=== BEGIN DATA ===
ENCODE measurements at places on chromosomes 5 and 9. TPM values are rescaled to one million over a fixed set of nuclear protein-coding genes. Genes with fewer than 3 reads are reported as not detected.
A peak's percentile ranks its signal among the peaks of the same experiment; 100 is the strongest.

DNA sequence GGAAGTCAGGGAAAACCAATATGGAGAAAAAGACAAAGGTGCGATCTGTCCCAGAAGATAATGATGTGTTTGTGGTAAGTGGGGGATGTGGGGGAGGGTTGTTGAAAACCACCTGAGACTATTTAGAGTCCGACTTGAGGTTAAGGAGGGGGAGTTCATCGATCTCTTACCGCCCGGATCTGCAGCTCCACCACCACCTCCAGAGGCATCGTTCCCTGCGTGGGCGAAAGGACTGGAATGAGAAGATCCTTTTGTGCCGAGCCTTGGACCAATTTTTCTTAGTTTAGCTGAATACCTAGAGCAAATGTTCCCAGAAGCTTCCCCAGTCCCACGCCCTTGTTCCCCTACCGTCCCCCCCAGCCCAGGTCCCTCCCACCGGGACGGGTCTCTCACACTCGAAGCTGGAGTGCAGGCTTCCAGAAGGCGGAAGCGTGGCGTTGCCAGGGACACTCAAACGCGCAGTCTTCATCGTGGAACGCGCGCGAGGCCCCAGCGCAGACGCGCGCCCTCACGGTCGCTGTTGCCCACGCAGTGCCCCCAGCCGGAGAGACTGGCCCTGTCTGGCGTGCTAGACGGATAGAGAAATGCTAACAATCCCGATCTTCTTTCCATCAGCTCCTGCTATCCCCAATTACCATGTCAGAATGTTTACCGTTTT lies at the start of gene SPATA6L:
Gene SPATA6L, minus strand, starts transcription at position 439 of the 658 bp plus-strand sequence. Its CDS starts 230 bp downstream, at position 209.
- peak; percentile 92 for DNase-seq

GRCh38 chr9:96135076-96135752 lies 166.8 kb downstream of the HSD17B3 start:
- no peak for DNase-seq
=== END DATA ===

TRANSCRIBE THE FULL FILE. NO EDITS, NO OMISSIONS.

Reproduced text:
ENCODE measurements at places on chromosomes 5 and 9. TPM values are rescaled to one million over a fixed set of nuclear protein-coding genes. Genes with fewer than 3 reads are reported as not detected.
A peak's percentile ranks its signal among the peaks of the same experiment; 100 is the strongest.

DNA sequence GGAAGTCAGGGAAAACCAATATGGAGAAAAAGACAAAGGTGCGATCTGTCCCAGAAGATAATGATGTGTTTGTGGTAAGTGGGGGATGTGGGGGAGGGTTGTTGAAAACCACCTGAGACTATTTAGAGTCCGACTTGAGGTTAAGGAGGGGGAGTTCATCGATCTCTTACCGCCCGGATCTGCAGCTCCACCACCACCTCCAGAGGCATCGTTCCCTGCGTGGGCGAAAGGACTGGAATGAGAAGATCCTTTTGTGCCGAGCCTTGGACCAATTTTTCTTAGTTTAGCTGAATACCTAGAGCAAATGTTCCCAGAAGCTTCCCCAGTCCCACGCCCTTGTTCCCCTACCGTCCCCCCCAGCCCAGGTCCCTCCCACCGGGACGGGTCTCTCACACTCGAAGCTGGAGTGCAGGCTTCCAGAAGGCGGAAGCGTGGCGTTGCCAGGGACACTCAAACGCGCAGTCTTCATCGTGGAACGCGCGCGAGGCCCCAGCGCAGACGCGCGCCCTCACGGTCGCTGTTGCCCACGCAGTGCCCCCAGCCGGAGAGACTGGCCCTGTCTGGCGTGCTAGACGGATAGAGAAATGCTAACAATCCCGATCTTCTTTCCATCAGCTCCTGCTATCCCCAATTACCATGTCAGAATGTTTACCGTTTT lies at the start of gene SPATA6L:
Gene SPATA6L, minus strand, starts transcription at position 439 of the 658 bp plus-strand sequence. Its CDS starts 230 bp downstream, at position 209.
- peak; percentile 92 for DNase-seq

GRCh38 chr9:96135076-96135752 lies 166.8 kb downstream of the HSD17B3 start:
- no peak for DNase-seq